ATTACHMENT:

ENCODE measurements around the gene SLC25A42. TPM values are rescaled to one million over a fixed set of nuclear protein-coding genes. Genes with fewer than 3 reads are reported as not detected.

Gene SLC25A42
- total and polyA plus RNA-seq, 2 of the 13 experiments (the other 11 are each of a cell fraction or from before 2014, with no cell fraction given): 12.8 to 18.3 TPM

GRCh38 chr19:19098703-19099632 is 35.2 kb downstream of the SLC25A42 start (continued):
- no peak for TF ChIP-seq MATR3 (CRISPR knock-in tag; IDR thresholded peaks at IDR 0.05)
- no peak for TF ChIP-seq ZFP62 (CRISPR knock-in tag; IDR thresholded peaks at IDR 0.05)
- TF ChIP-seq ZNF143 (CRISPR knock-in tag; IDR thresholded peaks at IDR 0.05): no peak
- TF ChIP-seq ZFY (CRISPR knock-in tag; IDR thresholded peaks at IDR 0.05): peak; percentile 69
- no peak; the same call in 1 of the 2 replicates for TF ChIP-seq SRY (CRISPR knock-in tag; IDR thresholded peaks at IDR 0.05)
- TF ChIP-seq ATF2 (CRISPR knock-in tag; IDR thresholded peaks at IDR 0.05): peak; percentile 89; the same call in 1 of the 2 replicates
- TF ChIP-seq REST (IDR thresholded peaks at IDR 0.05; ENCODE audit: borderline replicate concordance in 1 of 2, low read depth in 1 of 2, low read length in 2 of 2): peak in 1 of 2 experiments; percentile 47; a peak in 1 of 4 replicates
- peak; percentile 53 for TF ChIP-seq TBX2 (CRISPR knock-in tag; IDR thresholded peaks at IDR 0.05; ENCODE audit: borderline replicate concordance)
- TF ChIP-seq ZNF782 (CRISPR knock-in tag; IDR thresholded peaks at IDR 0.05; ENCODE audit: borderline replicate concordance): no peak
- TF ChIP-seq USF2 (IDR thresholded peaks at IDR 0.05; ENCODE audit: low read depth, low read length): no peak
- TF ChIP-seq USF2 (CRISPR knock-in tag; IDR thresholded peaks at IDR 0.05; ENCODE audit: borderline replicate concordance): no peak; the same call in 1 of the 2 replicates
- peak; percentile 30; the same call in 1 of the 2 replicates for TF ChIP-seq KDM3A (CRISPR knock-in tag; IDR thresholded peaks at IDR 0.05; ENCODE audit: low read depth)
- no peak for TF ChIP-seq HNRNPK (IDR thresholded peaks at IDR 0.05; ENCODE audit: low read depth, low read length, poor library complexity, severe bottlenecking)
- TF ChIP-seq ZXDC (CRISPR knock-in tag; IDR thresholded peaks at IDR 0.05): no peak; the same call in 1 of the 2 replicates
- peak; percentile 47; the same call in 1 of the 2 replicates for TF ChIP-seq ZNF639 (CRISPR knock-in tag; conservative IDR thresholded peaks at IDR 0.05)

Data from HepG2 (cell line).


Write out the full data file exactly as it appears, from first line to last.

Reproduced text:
ENCODE measurements around the gene SLC25A42. TPM values are rescaled to one million over a fixed set of nuclear protein-coding genes. Genes with fewer than 3 reads are reported as not detected.

Gene SLC25A42
- total and polyA plus RNA-seq, 2 of the 13 experiments (the other 11 are each of a cell fraction or from before 2014, with no cell fraction given): 12.8 to 18.3 TPM

GRCh38 chr19:19098703-19099632 is 35.2 kb downstream of the SLC25A42 start (continued):
- no peak for TF ChIP-seq MATR3 (CRISPR knock-in tag; IDR thresholded peaks at IDR 0.05)
- no peak for TF ChIP-seq ZFP62 (CRISPR knock-in tag; IDR thresholded peaks at IDR 0.05)
- TF ChIP-seq ZNF143 (CRISPR knock-in tag; IDR thresholded peaks at IDR 0.05): no peak
- TF ChIP-seq ZFY (CRISPR knock-in tag; IDR thresholded peaks at IDR 0.05): peak; percentile 69
- no peak; the same call in 1 of the 2 replicates for TF ChIP-seq SRY (CRISPR knock-in tag; IDR thresholded peaks at IDR 0.05)
- TF ChIP-seq ATF2 (CRISPR knock-in tag; IDR thresholded peaks at IDR 0.05): peak; percentile 89; the same call in 1 of the 2 replicates
- TF ChIP-seq REST (IDR thresholded peaks at IDR 0.05; ENCODE audit: borderline replicate concordance in 1 of 2, low read depth in 1 of 2, low read length in 2 of 2): peak in 1 of 2 experiments; percentile 47; a peak in 1 of 4 replicates
- peak; percentile 53 for TF ChIP-seq TBX2 (CRISPR knock-in tag; IDR thresholded peaks at IDR 0.05; ENCODE audit: borderline replicate concordance)
- TF ChIP-seq ZNF782 (CRISPR knock-in tag; IDR thresholded peaks at IDR 0.05; ENCODE audit: borderline replicate concordance): no peak
- TF ChIP-seq USF2 (IDR thresholded peaks at IDR 0.05; ENCODE audit: low read depth, low read length): no peak
- TF ChIP-seq USF2 (CRISPR knock-in tag; IDR thresholded peaks at IDR 0.05; ENCODE audit: borderline replicate concordance): no peak; the same call in 1 of the 2 replicates
- peak; percentile 30; the same call in 1 of the 2 replicates for TF ChIP-seq KDM3A (CRISPR knock-in tag; IDR thresholded peaks at IDR 0.05; ENCODE audit: low read depth)
- no peak for TF ChIP-seq HNRNPK (IDR thresholded peaks at IDR 0.05; ENCODE audit: low read depth, low read length, poor library complexity, severe bottlenecking)
- TF ChIP-seq ZXDC (CRISPR knock-in tag; IDR thresholded peaks at IDR 0.05): no peak; the same call in 1 of the 2 replicates
- peak; percentile 47; the same call in 1 of the 2 replicates for TF ChIP-seq ZNF639 (CRISPR knock-in tag; conservative IDR thresholded peaks at IDR 0.05)

Data from HepG2 (cell line).